It is argued that the evidence, if admissible, was not sufficient to prove that the defendant Schenck was concerned in sending the documents. According to the testimony Schenck said he was general secretary of the Socialist party and had charge of the Socialist headquarters from which the documents were sent.… Without going into confirma tory details that were proved, no reasonable man could doubt that the defendant Schenck was largely instrumental in sending the circulars about. As to the defendant Baer there was evidence that she was a member of the Executive Board and that the minutes of its transactions were hers. The argument as to the sufficiency of the evidence that the defendants conspired to send the documents only impairs the seriousness of the real defence.…

The document in question upon its first printed side recited the first section of the Thirteenth Amendment, said that the idea embodied in it was violated by the conscription act and that a conscript is little better than a convict. In impassioned language it intimated that conscription was despotism in its worst form and a monstrous wrong against humanity in the interest of Wall Street's chosen few. It said, "Do not submit to intimidation," but in form at least confined itself to peaceful measures such as a petition for the repeal of the act. The other and later printed side of the sheet was headed "Assert Your Rights." It stated reasons for alleging that any one violated the Constitution when he refused to recognize "your right to assert your opposition to the draft," and went on, "If you do not assert and support your rights, you are helping to deny or disparage rights which it is the solemn duty of all citizens and residents of the United States to retain." It described the arguments on the other side as coming from cunning politicians and a mercenary capitalist press, and even silent consent to the conscription law as helping to support an infamous conspiracy. It denied the power to send our citizens away to foreign shores to shoot up the people of other lands, and added that words could not express the condemnation such cold-blooded ruthlessness deserves, &c., &c., winding up, "You must do your share to maintain, support and uphold the rights of the people of this country." Of course the document would not have been sent unless it had been intended to have some effect, and we do not see what effect it could be expected to have upon persons subject to the draft except to influence them to obstruct the carrying of it out. The defendants do not deny that the jury might find against them on this point.

But it is said, suppose that that was the tendency of this circular, it is protected by the First Amendment to the Constitution. Two of the strongest expressions are said to be quoted respectively from well-known public men.… We admit that in manyplaces and in ordinary times the defendants in saying all that was said in the circular would have been within their constitutional rights. But the character of every act depends upon the circumstances in which it is done.… The most stringent protection of free speech would not protect a man in falsely shouting fire in a theatre and causing a panic. It does not even protect a man from an injunction against uttering words that may have all the effect of force.… The question in every case is whether the words used are used in such circumstances and are of such a nature as to create a clear and present danger that they will bring about the substantive evils that Congress has a right to prevent. It is a question of proximity and degree. When a nation is at war many things that might be said in time of peace are such a hindrance to its effort that their utterance will not be endured so long as men fight and that no Court could regard them as protected by any constitutional right. It seems to be admitted that if an actual obstruction of the recruiting service were proved, liability for words that produced that effect might be enforced. The statute of 1917 in section 4 punishes conspiracies to obstruct as well as actual obstruction. If the act, (speaking, or circulating a paper,) its tendency and the intent with which it is done are the same, we perceive no ground for saying that success alone warrants making the act a crime.…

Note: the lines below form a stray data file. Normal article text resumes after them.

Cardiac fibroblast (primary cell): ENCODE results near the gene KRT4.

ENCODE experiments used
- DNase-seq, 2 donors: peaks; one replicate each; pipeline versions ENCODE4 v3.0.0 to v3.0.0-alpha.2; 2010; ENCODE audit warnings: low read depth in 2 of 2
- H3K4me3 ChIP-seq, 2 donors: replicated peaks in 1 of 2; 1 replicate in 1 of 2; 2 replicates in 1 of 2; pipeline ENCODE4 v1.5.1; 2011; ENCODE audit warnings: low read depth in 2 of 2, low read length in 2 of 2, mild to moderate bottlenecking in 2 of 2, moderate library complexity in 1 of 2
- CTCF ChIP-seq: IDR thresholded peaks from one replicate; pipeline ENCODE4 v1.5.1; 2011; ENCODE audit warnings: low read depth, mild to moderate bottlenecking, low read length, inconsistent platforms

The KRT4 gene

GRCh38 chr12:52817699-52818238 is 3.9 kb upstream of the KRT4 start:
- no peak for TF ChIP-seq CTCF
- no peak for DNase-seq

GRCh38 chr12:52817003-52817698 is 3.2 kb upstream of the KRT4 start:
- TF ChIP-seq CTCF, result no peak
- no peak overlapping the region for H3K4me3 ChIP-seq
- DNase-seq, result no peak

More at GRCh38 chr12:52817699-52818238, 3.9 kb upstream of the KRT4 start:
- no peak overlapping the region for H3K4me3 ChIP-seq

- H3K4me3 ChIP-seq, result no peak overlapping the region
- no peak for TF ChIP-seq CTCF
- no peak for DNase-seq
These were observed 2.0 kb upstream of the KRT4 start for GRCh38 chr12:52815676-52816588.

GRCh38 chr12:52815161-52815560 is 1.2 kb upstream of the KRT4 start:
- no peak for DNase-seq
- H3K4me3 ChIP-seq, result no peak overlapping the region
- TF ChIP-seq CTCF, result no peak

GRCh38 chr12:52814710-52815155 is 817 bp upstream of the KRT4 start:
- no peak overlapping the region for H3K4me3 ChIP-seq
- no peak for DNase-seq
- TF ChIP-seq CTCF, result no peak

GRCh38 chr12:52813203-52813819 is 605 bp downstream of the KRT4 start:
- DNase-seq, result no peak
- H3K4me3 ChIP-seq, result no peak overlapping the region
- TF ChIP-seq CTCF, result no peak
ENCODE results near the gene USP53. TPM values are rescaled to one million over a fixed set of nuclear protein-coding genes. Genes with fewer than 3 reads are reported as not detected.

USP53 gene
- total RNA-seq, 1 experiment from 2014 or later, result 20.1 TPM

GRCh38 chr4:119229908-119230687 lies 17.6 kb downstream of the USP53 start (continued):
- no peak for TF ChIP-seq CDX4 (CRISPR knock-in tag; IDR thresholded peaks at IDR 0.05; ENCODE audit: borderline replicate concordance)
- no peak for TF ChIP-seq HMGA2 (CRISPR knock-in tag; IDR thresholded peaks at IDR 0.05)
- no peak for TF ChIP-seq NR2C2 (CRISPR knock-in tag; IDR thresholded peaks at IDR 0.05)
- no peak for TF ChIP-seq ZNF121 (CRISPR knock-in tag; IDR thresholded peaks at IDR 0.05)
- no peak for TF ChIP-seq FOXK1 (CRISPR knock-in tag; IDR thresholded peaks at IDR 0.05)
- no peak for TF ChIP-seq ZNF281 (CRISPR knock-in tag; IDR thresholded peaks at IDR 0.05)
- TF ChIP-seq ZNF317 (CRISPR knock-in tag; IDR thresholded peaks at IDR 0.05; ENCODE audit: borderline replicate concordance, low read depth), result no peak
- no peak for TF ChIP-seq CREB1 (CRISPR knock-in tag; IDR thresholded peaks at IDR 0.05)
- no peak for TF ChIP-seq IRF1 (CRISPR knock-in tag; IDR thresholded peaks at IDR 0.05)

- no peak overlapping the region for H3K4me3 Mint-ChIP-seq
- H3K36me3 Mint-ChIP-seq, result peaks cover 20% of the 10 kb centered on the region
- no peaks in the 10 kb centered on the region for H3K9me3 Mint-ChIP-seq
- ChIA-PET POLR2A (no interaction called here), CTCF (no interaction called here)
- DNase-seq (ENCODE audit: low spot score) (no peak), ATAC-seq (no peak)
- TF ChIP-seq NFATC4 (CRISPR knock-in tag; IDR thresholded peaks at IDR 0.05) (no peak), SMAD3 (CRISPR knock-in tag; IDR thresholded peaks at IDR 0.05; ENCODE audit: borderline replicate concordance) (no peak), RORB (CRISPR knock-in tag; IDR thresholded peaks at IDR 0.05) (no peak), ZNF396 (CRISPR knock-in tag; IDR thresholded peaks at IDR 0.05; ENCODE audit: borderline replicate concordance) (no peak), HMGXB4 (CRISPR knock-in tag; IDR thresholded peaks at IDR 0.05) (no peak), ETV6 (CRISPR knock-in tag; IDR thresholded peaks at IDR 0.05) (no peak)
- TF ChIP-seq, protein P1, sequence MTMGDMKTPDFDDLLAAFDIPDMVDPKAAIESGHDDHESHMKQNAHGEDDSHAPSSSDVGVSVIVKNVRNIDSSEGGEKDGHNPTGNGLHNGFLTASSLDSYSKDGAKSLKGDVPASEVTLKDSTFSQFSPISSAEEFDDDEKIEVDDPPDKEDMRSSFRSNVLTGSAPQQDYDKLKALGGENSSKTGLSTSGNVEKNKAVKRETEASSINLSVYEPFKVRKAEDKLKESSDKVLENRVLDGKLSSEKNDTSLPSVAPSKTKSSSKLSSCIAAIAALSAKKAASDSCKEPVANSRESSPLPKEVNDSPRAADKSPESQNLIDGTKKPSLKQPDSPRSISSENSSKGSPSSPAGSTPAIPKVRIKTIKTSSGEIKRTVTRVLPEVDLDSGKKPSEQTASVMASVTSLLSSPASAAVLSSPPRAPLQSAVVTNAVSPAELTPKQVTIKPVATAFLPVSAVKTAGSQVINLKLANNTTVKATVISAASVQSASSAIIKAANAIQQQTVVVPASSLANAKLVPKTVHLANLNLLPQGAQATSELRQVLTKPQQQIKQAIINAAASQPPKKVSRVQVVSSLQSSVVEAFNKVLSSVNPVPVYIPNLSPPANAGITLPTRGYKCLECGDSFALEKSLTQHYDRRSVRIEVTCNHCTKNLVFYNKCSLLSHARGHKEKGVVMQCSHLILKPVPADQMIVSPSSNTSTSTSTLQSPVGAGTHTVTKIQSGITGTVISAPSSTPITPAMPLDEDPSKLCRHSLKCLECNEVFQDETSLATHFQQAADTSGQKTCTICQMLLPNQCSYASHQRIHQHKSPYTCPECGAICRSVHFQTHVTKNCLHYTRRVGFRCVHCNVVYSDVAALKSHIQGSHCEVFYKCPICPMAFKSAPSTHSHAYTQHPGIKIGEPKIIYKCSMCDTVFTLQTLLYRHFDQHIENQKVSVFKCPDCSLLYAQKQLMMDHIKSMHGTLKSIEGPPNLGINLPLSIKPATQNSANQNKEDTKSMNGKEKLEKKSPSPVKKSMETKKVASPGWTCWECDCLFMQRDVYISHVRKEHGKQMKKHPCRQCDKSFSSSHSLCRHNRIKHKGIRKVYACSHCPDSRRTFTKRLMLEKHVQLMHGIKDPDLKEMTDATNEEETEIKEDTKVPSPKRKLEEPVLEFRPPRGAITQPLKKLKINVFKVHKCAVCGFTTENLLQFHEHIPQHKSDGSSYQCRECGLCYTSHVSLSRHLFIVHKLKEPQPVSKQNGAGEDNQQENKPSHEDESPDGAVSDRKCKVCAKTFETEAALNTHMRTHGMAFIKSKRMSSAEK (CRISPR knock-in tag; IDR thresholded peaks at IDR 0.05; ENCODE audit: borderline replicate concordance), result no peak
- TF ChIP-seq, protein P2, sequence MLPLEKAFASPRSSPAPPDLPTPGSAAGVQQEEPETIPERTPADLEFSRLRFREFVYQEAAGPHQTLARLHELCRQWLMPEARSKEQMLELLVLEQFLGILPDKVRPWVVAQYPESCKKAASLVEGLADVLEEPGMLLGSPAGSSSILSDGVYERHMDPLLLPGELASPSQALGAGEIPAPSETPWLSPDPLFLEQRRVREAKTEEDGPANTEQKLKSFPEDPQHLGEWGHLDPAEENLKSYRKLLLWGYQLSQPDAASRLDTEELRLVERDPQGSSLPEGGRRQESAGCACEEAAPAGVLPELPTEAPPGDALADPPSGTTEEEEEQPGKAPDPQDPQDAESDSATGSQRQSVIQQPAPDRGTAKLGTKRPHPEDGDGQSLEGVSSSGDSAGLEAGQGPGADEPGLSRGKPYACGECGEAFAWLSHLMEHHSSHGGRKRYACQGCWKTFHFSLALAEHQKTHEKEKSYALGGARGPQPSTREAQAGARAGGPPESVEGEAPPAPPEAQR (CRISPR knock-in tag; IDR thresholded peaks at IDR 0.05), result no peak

It was not argued that a conspiracy to obstruct the draft was not within the words of the Act of 1917. The words are "obstruct the recruiting or enlistment service," and it might be suggested that they refer only to making it hard to get volunteers. Recruiting heretofore usually having been accomplished by getting volunteers the word is apt to call up that method only in our minds. But recruiting is gaining fresh supplies for the forces, as well by draft as otherwise. It is put as an alternative to enlistment or voluntary enrollment in this act. The fact that the Act of 1917 was enlarged by the amending Act of May 16, 1918, c. 75, 40 Stat. 553, of course, does not affect the present indictment and would not, even if the former act had been repealed.

Judgments affirmed.

Further Resources


Alonso, Karen. Schenck v. United States: Restrictions on Free

Speech. Springfield, N.J.: Enslow, 1999.

Chafee, Zechariah. Free Speech in the United States. Cambridge, Mass.: Harvard University Press, 1946.

Kohn, Stephen M. American Political Prisoners: Prosecutions Under the Espionage and Sedition Acts. Westport, Conn.: Praeger, 1994.

Mauro, Tony. Illustrated Great Decisions of the Supreme Court. Washington, D.C.: CQ Press, 2000.

Peterson, H.C., and Gilbert C. Fite. Opponents of War, 1917–1918. Madison, Wis.: University of Wisconsin Press, 1957.


Supreme Court Historical Society. "History of the Court: The White Court: 1910–1921." Available online at ; website home page: (accessed January 23, 2002).

University of Montana School of Journalism. "The Sedition Cases." Available online at: ; website home page: (accessed January 23, 2003).